It is my understanding that libsodium's sealed_box is based on X25519, a Diffie-Hellman function: By combining the X25519 key agreement with a symmetric cipher and having a recipient derive the symmetric key, a message can be constructed that can only be decrypted by making use of the X25519 private key.

Can this construction be generalized to other Diffie-Hellman functions (ECDH with other curves, or the ordinary non-EC Diffie-Hellman)?

  • $\begingroup$ Note that both the crypto_box and sealed_box use authenticated encryption. $\endgroup$ – kelalaka Jun 18 '20 at 16:05

Yes. The general construction is called IES (Integrated Encryption Scheme), most often practiced as ECIES (elliptic curve IES). The principle is the same: use the “key agreement” primitive (DH, ECDH, X25519, …) to construct a secret that is shared by two parties, each of which knows both sides' public keys but only their own private key. The shared secret is then used to derive a secret key for symmetric authenticated encryption.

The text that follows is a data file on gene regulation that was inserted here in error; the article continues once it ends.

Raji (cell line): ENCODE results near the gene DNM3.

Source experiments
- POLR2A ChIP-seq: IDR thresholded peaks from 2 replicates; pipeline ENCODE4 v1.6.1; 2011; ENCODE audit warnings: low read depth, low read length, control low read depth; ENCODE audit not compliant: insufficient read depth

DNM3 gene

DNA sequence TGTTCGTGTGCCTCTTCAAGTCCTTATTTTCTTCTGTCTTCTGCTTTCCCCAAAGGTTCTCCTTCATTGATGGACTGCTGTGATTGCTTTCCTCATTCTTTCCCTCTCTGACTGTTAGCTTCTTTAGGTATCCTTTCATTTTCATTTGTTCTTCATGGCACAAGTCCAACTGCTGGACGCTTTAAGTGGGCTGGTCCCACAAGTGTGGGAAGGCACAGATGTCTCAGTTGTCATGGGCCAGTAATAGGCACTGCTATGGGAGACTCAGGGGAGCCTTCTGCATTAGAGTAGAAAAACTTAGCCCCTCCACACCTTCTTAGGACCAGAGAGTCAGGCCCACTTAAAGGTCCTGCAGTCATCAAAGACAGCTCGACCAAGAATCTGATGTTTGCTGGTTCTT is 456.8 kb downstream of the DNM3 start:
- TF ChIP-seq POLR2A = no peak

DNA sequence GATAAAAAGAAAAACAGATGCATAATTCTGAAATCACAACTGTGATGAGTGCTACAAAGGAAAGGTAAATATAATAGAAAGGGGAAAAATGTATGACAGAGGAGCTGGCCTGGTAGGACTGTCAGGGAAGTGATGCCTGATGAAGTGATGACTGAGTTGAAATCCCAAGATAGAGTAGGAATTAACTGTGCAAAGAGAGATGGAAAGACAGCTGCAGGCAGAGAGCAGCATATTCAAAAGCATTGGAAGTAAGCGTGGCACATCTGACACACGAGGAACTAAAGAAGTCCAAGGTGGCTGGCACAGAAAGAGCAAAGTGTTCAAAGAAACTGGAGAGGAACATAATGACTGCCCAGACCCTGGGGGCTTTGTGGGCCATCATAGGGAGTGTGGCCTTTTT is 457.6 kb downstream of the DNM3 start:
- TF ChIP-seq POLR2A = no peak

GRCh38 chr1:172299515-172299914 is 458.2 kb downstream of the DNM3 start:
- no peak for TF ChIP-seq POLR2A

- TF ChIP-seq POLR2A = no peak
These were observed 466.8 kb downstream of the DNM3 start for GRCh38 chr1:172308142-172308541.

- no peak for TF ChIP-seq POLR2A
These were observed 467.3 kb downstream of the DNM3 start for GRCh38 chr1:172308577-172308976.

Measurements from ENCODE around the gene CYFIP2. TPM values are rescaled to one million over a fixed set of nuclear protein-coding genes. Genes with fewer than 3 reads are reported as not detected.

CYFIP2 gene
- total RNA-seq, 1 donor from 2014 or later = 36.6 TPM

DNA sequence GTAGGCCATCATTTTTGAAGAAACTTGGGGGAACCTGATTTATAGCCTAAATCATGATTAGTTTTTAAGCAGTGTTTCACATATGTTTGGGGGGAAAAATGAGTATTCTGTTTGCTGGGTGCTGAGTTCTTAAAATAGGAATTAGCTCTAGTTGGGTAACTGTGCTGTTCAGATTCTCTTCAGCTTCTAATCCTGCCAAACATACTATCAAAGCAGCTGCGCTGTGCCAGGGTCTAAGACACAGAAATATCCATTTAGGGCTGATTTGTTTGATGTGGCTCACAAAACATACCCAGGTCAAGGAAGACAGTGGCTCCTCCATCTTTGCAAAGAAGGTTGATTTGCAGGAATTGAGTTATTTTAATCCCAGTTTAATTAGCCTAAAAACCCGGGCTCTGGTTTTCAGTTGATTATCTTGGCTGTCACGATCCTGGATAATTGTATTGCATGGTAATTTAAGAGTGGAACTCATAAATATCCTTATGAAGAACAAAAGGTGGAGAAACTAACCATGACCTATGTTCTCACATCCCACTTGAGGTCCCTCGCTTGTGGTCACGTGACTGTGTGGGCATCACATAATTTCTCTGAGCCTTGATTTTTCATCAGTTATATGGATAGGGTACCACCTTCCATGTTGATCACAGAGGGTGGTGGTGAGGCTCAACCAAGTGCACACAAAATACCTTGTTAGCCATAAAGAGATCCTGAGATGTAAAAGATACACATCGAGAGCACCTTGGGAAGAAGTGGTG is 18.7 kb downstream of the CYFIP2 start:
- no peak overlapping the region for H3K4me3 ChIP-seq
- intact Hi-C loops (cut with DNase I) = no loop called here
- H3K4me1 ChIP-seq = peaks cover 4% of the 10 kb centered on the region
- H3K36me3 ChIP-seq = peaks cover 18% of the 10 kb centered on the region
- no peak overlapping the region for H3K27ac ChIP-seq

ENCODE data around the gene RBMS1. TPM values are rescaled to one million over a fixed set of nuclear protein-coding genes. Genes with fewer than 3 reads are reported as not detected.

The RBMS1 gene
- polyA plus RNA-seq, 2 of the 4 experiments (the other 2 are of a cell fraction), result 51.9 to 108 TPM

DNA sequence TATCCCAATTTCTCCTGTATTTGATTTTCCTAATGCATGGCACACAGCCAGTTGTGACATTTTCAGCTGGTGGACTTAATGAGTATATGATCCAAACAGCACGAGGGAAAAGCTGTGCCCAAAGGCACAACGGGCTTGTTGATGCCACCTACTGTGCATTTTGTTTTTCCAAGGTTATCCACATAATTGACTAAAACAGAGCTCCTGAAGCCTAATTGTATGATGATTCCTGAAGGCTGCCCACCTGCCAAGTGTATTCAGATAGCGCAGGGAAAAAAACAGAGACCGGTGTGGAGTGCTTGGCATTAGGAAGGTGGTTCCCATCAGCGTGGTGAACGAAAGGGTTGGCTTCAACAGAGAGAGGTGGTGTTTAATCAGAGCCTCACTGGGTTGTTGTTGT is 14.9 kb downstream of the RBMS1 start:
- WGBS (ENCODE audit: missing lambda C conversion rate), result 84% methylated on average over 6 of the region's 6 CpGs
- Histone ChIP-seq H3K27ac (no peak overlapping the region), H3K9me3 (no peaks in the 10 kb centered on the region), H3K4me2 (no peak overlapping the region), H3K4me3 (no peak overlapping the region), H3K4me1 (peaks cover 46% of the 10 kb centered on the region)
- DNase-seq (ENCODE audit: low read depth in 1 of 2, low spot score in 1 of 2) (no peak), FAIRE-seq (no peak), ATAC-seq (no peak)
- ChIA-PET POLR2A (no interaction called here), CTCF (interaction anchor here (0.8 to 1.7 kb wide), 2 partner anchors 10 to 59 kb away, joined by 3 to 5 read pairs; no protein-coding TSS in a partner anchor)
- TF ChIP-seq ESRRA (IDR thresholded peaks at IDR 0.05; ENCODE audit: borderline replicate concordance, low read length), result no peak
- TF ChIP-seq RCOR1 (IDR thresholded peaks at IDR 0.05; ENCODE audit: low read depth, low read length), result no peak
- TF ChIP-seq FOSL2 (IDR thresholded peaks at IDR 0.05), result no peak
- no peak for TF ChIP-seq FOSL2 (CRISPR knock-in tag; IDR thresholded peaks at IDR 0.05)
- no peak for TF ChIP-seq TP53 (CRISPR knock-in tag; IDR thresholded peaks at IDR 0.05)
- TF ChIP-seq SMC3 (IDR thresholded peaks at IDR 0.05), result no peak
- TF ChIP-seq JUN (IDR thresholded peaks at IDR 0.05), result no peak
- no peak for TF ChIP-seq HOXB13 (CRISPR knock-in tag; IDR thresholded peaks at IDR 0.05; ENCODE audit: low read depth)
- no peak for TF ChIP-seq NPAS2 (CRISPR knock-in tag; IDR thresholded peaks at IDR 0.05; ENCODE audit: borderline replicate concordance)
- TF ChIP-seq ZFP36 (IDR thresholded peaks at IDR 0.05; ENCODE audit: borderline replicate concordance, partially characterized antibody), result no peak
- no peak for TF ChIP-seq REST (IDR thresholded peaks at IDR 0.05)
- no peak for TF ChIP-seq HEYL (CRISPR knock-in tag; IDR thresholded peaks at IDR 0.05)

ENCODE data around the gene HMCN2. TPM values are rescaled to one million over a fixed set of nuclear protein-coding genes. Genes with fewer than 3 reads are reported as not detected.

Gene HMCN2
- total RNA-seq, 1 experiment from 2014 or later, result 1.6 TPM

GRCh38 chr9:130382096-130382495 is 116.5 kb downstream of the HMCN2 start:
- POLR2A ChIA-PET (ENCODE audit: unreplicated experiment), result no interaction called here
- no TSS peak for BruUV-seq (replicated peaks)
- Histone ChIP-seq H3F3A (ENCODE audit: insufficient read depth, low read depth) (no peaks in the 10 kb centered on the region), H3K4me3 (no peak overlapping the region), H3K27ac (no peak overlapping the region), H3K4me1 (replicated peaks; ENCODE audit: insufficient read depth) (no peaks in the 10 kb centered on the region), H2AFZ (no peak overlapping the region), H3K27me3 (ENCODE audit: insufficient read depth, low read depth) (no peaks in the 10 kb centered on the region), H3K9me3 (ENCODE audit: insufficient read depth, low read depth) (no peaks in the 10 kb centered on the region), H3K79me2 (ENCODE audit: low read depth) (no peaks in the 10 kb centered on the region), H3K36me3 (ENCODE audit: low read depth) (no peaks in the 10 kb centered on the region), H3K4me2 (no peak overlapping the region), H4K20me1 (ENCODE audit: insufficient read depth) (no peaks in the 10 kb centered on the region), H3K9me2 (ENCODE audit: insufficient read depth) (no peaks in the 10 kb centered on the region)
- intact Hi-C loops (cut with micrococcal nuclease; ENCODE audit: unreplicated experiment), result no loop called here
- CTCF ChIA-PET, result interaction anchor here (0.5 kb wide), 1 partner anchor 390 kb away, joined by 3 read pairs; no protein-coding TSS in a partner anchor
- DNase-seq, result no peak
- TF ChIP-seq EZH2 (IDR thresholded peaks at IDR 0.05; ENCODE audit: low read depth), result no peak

I don't know if libsodium's crypto_box conforms exactly to an official ECIES standard (there are many) in terms of how it formats the data. ECIES standards have a lot of options in terms of the group (DH group or EC curve), on what data is included in the derivations, and on the freshness of parameters (e.g. ephemeral vs multiple-use keys). Depending on these options, the resulting constructions may have different properties in terms of nonce-misuse-resistance, resistance to a compromise of the private key, resistance to side channels, etc. But the basic principle of hybrid encryption constructed on top of a key agreement is the same.

Some reading on how the details of how IES is done influences secondary security properties:


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